January 25, 2016
Cities should ask voters for bond money on true needs, Arizona Daily Star
By Mayor Jonathan Rothschild, Special to the Arizona Daily Star
The failure of the recent county bonds package has caused some rethinking of how we approach investment in our community. Do we look first to the region, or to our own cities and towns?
While City of Tucson voters supported several of the county’s measures, their votes were drowned out by overwhelming opposition in unincorporated areas of the county and surrounding municipalities.
The reasons I heard most often for the bonds’ failure were too many projects (almost 100), too little justification why voters (as opposed to the private sector) should bear the cost for some of them, and too long a time horizon (some projects wouldn’t start for decades).
Also, there seems to be less interest these days in supporting projects unless the benefits can be seen closer to home. The kind of horse-trading elected representatives engage in, supporting projects in each other’s districts, is not usually the kind of thing we ask voters to do.
This may be part of the reason why Phoenix was successful in passing a seven-tenths of a cent sales tax solely for transit—because city residents knew it would benefit them. In fact, in Maricopa County, it’s most often cities, and not the county, that finance public investment.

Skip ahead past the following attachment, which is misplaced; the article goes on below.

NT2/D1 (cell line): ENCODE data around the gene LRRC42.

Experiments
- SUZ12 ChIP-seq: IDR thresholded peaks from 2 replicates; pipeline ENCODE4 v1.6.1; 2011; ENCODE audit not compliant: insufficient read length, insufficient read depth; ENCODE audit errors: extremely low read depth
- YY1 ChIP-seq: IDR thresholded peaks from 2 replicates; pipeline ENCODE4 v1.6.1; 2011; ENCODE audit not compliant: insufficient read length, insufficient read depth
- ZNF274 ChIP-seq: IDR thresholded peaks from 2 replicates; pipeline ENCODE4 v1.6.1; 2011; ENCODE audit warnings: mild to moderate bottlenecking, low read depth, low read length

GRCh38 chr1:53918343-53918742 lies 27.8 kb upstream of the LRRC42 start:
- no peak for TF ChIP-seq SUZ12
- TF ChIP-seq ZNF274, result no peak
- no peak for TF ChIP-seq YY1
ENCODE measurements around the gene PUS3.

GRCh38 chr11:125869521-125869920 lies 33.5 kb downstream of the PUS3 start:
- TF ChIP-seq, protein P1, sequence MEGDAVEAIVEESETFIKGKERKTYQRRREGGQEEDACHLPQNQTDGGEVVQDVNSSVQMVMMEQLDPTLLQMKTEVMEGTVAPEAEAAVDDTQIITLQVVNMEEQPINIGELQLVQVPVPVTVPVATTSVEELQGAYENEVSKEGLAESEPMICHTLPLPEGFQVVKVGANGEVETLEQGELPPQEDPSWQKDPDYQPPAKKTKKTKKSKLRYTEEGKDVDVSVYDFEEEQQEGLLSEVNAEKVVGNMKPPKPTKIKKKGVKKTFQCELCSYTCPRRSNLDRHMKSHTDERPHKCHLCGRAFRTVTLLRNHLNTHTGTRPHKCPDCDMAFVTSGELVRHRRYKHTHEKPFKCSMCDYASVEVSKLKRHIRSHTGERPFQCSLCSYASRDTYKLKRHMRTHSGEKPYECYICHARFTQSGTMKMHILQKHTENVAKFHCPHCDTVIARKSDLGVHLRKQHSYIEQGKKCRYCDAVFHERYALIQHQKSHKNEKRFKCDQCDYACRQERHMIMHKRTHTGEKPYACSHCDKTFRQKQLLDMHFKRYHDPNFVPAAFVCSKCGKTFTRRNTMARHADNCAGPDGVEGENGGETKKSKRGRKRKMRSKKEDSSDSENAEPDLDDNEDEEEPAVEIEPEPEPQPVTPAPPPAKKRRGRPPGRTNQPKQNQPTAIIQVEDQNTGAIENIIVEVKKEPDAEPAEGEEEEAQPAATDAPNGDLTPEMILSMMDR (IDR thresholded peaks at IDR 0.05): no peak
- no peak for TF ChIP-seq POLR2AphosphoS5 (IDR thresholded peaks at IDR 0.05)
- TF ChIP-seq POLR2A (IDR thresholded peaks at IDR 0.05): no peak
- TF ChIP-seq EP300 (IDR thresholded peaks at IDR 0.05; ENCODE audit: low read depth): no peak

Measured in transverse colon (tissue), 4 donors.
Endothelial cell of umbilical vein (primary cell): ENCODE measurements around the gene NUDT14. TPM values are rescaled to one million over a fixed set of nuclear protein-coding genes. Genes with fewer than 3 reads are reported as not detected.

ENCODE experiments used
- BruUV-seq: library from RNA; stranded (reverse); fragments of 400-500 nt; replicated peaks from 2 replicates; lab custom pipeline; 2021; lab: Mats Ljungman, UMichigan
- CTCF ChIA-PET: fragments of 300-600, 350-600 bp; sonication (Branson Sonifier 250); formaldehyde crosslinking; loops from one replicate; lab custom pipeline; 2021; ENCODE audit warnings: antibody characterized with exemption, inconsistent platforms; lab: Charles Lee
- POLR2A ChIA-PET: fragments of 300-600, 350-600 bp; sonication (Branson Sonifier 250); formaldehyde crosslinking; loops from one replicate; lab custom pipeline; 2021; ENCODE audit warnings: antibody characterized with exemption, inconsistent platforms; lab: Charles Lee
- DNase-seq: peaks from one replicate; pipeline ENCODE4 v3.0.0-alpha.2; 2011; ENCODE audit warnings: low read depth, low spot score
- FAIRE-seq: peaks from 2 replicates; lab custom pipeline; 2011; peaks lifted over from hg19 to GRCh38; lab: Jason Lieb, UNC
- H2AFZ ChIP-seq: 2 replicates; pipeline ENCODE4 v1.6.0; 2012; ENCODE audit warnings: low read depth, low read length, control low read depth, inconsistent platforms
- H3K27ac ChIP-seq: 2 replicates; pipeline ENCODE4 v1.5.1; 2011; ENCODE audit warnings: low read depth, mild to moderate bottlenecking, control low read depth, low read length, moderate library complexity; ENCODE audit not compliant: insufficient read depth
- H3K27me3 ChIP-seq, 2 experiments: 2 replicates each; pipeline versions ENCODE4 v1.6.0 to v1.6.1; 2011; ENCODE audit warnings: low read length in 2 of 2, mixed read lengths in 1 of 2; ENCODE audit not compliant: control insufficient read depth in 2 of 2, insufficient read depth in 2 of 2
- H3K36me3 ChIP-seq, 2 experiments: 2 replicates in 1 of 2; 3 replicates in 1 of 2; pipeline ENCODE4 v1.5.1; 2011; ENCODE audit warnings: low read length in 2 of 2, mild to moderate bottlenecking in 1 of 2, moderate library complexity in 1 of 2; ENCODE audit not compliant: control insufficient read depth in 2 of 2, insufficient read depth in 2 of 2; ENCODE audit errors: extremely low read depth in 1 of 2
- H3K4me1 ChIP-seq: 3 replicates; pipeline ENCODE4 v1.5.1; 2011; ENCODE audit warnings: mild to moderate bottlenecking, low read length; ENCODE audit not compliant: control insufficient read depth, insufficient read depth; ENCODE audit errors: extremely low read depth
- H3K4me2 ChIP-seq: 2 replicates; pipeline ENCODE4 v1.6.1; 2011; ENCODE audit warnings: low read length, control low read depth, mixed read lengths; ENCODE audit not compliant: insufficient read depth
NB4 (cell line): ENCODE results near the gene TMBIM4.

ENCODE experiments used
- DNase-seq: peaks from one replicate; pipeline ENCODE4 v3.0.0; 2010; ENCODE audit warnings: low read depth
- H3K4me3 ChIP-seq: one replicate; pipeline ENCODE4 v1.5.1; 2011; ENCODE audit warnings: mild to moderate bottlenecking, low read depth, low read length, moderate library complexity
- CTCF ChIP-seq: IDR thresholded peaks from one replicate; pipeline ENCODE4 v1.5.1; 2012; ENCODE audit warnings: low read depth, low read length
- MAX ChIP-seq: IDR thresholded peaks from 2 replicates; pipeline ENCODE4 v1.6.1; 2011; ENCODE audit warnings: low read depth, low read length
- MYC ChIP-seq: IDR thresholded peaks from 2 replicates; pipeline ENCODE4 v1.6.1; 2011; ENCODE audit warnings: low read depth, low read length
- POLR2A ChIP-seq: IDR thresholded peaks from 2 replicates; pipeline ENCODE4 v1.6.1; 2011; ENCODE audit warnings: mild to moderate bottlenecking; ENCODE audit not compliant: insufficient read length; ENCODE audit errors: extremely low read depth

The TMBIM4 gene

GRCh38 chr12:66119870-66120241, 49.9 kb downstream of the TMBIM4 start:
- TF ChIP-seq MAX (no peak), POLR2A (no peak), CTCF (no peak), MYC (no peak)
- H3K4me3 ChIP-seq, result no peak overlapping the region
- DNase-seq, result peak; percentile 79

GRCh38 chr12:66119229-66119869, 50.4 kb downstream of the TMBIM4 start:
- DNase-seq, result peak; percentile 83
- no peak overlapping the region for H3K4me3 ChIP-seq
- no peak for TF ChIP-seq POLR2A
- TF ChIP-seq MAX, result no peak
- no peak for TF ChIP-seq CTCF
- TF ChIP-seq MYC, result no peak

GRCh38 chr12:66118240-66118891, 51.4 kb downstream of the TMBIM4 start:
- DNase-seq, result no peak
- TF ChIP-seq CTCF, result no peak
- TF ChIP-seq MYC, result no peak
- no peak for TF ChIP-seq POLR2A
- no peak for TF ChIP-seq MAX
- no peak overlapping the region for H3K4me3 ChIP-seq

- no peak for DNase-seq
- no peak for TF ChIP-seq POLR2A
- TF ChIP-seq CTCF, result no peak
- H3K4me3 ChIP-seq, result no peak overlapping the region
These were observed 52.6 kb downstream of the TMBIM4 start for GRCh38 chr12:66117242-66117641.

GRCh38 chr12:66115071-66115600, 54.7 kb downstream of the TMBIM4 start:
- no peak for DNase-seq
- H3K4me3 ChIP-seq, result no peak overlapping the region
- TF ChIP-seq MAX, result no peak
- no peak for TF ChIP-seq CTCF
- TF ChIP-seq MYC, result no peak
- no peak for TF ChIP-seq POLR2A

In Tucson, we’re looking at running our own ballot measures, asking voters to invest in our city. But before we do that, we’re going to ask Tucsonans what functions of city government they’re willing to support.
We’ve had great success with Proposition 409, the city’s 5-year streets bond, which is continuing to come in under budget and ahead of schedule. With Proposition 409, we created a detailed plan that said what streets we were going to fix and when, and so far, we’ve delivered on what we promised—and more. You can check out our progress at https://maps2.tucsonaz.gov/prop409/.
For years, the city has cut staff, consolidated functions, sold excess property, and put in place efficiencies where it could. Today, Tucson city government is a lean operation. Our financial challenges are mainly the result of a state-run public safety pension system which the city does not control. But whatever the cause, these challenges must be met.
I’ve said many times that we have to look to ourselves and each other to make things happen for our community. Results of the county bond election show that Tucson city voters are willing to invest in their community. And results of the city’s streets bond show that Tucson city government can deliver on its promises.
I don’t know at this point exactly what a city proposal to voters would look like, but I do know that whatever it is will be limited and focused on core services and voters will be given specific information on what they’re being asked to support and why.
Regional cooperation is important, whether it takes the form of municipalities working with each other or with the county. But it’s time cities put their own proposals on the ballot—proposals focused on supporting the core functions of government. Tucsonans are ready, willing and able to improve our community, and the key to that is investment.